Patterns of International Politics

  • Adrian Hyde-Price


Mars, the god of war, has cast a long and terrible shadow over the lands between Russia and Germany. For enturies, these borderlands have been ravaged by marauding armies as contending empires have clashed in an incessant struggle for power and territority. All too often in Central and Eastern Europe, violence has been the midwife of history. When, after centuries of rule by multinational empires, the peoples of this region gained their sovereignty and independence at the end of the Great War, they did so through force of arms and internecine conflict. As the titantic struggle of the European great powers reached its bloody denouement in 1918, a wave of smaller - but no less terrible - wars gripped Central and Eastern Europe. ‘The war of the giants has ended’, wrote Winston Churchill, ‘the wars of the pygmies begin’ (quoted in Davies, 1996, p. 926).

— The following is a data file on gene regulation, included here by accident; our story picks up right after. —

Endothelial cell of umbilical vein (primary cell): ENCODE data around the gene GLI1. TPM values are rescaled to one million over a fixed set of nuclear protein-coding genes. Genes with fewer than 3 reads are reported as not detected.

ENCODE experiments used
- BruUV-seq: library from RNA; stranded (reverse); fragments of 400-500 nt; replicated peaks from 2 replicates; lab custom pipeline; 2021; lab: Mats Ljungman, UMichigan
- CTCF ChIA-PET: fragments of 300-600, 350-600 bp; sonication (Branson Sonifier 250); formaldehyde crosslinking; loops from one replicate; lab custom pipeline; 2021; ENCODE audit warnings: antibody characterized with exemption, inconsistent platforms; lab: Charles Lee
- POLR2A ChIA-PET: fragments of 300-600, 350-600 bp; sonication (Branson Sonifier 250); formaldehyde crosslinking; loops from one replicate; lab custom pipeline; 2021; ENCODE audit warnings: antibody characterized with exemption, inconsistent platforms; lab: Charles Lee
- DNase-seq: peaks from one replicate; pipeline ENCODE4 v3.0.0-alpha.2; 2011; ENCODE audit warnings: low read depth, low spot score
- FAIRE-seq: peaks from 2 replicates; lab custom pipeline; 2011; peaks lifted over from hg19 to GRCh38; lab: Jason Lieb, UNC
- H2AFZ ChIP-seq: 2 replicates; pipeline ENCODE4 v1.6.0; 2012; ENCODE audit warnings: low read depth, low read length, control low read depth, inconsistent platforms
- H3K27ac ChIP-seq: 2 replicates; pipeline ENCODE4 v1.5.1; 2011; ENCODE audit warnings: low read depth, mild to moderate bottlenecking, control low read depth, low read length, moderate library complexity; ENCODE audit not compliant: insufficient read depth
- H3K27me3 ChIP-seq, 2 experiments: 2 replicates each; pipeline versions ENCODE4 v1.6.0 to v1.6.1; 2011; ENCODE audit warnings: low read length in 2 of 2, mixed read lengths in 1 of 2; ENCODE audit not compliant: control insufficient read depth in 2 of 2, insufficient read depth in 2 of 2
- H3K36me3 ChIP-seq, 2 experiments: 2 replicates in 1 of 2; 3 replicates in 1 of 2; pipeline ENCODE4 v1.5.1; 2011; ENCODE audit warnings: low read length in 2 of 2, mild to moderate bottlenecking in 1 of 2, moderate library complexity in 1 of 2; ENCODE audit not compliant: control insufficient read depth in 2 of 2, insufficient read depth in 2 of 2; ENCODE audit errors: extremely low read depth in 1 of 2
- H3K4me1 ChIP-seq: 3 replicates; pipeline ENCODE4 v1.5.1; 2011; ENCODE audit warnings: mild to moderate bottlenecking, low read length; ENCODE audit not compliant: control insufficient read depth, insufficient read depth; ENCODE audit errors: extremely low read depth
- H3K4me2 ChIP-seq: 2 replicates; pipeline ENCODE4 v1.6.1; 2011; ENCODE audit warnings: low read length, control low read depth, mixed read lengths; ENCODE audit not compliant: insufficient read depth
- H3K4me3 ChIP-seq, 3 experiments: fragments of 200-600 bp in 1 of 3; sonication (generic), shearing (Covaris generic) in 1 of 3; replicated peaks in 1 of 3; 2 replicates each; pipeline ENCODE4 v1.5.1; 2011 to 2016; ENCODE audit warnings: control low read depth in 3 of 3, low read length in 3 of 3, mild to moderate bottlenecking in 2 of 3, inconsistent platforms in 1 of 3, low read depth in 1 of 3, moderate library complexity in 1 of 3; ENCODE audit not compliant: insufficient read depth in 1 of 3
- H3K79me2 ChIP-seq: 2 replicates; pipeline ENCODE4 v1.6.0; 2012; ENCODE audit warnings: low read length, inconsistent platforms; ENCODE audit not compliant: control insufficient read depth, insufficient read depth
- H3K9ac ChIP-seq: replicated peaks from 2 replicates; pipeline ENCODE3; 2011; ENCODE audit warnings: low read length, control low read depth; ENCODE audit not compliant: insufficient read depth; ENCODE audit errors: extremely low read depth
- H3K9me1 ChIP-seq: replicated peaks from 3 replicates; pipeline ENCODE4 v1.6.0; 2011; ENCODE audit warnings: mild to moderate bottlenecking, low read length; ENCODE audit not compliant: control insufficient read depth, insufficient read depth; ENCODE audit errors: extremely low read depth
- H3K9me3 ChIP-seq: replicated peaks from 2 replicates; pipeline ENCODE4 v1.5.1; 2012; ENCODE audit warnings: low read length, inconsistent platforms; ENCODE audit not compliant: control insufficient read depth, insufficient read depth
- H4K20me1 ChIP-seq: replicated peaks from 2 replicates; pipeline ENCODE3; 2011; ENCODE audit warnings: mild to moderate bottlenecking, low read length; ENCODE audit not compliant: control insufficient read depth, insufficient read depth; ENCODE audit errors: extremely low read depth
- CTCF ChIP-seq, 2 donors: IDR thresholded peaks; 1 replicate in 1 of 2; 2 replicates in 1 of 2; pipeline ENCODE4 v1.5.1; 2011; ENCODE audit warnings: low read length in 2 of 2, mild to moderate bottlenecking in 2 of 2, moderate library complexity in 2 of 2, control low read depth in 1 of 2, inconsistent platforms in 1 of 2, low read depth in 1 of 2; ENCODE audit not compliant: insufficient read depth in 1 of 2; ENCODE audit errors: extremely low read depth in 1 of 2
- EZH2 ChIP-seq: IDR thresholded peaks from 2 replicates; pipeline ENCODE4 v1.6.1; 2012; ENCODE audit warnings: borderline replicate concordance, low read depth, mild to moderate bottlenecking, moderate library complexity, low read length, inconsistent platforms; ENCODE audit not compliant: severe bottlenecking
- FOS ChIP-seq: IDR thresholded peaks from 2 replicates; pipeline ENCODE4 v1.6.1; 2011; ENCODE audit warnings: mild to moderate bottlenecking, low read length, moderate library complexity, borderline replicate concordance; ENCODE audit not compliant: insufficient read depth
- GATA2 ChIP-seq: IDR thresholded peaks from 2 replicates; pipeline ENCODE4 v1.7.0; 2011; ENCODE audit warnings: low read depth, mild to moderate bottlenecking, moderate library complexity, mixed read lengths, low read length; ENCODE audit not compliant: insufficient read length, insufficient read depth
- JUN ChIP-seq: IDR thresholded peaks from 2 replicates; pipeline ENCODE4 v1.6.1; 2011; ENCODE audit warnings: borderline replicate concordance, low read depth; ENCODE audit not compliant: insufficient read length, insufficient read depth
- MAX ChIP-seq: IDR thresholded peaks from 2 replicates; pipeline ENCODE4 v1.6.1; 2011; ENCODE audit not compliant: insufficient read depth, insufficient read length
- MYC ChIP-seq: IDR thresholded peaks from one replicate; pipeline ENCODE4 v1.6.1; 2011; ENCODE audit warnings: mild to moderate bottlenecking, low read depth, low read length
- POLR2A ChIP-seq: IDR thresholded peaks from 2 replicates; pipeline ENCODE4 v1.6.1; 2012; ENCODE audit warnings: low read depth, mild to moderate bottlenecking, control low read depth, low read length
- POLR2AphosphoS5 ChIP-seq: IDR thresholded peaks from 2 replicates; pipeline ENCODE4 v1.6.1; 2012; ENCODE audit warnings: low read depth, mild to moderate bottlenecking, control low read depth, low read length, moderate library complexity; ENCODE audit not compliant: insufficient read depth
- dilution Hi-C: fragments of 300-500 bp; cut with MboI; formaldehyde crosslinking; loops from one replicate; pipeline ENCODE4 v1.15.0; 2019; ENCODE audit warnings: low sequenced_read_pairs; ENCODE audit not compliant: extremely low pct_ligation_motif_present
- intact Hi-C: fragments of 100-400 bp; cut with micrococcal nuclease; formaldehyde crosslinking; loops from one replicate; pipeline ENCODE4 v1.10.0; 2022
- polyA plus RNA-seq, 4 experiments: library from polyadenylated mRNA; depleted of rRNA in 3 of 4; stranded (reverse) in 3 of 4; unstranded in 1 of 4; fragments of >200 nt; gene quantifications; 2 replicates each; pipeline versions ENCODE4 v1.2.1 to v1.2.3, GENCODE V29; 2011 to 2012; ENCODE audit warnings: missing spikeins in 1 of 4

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© Adrian Hyde-Price 1998

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  • Adrian Hyde-Price

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